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When crafty pint was running the "Peoples Pint" competition this was one of the types of things I was brainstorming, couldn't work out how to get the roasty flavors without the colour would love some suggestion for a recipe of a stouty tasting beer that looks like a wheat or a pale ale.
 

sim

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yes, a "stout man" by that definition, isn't dark.
 

Jazzafish

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Kinda like a wee heavy?

Either way, I've been dreaming up a malt bomb... Hot mashed marris otter, torrified wheat and unmalted barley. Maybe some carapils or light crystal. Williamette hops and on nitrogen.
 

Muggus

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Kinda like a wee heavy?
Hmmmm yeah does sound like that, or an English Barley Wine.

Like other have mentioned, stout refers to "stout porter", as strong richer version of the dark Porter beer that was famous in London way back when...
So in essence could this possible pass as a "stout bitter" or "stout pale ale", which is pretty much just a barley wine anyway?
 

brettprevans

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which is pretty much just a barley wine anyway?
thats what i recon when i was rereading artricle and style guidelines.

marketing gimmick based in history. quite clever actually.
 

revdrjbob

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Scotland's BrewDog have made a Blonde Stout. It's a pale ale that uses coffee and cocoa nibs to give the flavour of a stout, and oatmeal to fill out the body. I think the idea rocks personally, but also love the fact it was meant to be an April fool's originally.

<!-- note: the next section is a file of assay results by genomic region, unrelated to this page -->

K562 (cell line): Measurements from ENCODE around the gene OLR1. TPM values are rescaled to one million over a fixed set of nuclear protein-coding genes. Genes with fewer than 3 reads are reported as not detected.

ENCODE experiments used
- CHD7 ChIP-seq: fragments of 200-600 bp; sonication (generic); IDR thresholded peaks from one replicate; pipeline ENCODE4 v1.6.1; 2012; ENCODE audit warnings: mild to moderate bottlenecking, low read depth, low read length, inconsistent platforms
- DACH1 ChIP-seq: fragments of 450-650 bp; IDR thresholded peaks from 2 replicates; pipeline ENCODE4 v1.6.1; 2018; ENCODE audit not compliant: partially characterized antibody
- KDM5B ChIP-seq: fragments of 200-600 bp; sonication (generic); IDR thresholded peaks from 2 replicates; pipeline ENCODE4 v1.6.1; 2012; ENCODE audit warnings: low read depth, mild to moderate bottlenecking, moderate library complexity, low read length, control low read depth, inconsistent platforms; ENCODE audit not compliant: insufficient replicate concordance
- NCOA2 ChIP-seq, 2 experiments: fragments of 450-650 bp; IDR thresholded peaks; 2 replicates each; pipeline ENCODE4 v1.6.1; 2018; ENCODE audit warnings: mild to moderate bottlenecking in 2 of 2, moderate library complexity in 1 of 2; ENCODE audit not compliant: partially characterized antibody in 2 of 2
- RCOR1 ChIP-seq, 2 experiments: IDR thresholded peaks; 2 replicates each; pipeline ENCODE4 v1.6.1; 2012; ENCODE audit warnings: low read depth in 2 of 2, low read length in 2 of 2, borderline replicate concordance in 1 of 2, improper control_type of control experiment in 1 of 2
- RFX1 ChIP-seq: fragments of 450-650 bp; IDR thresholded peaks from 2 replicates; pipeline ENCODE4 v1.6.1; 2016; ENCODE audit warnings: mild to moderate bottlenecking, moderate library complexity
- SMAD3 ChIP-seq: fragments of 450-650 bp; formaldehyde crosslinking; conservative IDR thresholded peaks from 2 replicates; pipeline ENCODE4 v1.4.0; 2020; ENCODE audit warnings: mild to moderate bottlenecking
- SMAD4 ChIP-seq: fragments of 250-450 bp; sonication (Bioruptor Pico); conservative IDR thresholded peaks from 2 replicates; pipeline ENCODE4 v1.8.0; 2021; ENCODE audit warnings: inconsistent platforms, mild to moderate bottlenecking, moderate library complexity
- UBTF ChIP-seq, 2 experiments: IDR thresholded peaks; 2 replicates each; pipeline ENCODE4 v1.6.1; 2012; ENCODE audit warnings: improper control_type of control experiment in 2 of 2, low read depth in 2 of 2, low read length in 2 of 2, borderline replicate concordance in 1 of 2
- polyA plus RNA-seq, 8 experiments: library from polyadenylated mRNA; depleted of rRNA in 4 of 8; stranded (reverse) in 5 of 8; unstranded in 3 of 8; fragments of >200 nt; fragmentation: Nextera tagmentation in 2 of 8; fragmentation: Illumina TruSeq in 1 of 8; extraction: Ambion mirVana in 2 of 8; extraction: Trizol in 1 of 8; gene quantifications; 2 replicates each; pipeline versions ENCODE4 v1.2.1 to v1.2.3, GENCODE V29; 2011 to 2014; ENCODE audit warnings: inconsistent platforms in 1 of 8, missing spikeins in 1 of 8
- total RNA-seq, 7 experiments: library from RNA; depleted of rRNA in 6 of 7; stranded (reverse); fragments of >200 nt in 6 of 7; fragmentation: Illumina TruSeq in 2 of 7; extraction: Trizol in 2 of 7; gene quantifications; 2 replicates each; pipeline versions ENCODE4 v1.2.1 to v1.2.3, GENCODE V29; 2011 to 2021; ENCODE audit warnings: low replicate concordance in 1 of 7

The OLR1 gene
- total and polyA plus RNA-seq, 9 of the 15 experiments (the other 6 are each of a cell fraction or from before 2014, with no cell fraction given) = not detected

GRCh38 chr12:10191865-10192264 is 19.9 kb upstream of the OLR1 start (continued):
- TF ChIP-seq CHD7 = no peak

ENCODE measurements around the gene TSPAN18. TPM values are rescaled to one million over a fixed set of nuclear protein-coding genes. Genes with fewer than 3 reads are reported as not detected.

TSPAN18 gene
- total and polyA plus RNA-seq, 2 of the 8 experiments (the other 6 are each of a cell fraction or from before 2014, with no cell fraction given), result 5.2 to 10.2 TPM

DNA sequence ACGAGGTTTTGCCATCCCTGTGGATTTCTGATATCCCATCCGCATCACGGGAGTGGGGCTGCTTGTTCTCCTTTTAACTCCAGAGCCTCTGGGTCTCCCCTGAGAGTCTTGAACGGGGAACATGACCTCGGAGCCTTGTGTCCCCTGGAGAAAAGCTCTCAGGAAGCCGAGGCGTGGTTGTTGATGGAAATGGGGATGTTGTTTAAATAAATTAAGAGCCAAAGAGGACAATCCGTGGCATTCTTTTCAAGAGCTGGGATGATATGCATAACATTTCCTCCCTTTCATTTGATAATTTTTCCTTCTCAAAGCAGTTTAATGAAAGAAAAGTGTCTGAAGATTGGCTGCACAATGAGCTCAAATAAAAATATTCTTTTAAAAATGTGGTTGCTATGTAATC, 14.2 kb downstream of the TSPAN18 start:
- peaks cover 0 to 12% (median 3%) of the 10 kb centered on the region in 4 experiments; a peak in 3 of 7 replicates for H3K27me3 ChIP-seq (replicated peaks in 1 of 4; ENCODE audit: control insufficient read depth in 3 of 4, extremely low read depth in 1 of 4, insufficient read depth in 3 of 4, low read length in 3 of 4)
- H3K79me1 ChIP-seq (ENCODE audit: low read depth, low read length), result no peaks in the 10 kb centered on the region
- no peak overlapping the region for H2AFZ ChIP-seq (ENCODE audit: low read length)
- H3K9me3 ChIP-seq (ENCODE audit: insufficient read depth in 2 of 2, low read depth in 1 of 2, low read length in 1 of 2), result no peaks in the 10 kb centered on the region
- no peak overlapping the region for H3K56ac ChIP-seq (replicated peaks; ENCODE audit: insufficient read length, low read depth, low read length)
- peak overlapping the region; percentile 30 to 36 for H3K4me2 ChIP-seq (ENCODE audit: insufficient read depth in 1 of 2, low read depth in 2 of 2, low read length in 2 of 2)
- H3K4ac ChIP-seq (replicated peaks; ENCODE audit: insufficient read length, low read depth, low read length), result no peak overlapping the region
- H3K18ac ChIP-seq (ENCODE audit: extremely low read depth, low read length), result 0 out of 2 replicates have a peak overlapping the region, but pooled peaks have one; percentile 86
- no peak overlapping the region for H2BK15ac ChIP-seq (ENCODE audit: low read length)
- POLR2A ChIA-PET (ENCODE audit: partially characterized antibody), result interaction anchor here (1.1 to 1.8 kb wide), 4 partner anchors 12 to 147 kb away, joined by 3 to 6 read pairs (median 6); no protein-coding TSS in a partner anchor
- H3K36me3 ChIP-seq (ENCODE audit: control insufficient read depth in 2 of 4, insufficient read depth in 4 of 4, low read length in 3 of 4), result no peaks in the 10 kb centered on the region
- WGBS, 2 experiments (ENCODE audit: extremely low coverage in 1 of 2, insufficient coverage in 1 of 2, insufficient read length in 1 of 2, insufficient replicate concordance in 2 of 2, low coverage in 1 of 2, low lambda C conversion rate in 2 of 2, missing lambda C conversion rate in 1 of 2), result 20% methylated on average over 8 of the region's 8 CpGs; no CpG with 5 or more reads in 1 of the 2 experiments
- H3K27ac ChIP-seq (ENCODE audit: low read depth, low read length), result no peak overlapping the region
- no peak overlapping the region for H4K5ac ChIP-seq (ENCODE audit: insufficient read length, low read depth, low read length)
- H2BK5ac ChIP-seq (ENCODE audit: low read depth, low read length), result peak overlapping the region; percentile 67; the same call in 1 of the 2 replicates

Deconstructed Imperial Stout
 

The_Duck

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Wouldn't a "white stout" be just a light coloured "Strong Ale" ?


Duck
 

gap

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Wouldn't a "white stout" be just a light coloured "Strong Ale" ?


Duck

A dark coloured "Strong Ale" is not necessarily a stout so why shouls a
light coloured "Strong Ale" be a stout???

Regards
 

manticle

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People make beer.

Categorising it makes it easier to describe, appreciate and judge (not just in a competition sense). It's a convenience only.

Those beers are not stuck in time and styles are just a way of categorising, not a set of rules we must either abide by or break in a revolutionary 'anti-style' manner.

If the beer tastes good then I don't give a tin sheizen what someone wants to call it* or how some mythical 18th century dock worker might have reacted.

Culture shifts - that's the great thing about it and one reason I love beer history so much. Understanding beer history and its diversity should make people less anal rather than more.

*Logical absurdities like black pale or wheatless weizen do annoy me but that's because I'm an anal hypocrite like everyone else.
 

brettprevans

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People make beer.

Categorising it makes it easier to describe, appreciate and judge (not just in a competition sense). It's a convenience only.

Those beers are not stuck in time and styles are just a way of categorising, not a set of rules we must either abide by or break in a revolutionary 'anti-style' manner.

If the beer tastes good then I don't give a tin sheizen what someone wants to call it* or how some mythical 18th century dock worker might have reacted.

Culture shifts - that's the great thing about it and one reason I love beer history so much. Understanding beer history and its diversity should make people less anal rather than more.

*Logical absurdities like black pale or wheatless weizen do annoy me but that's because I'm an anal hypocrite like everyone else.
i want to hear those words come out of your mouth at temple tonight andrew lol temple's midnight IPA, temple draught...
 

manticle

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Midnight's OK because you can drink it at 12.00 am in the dark and no-one will know. No logical absurdity.

Don't know about their draught as a bottled beer??

However temple are also forgiven anything due to their pulled pork sop, generosity and fantastic beers (no commercial affiliation blah blah)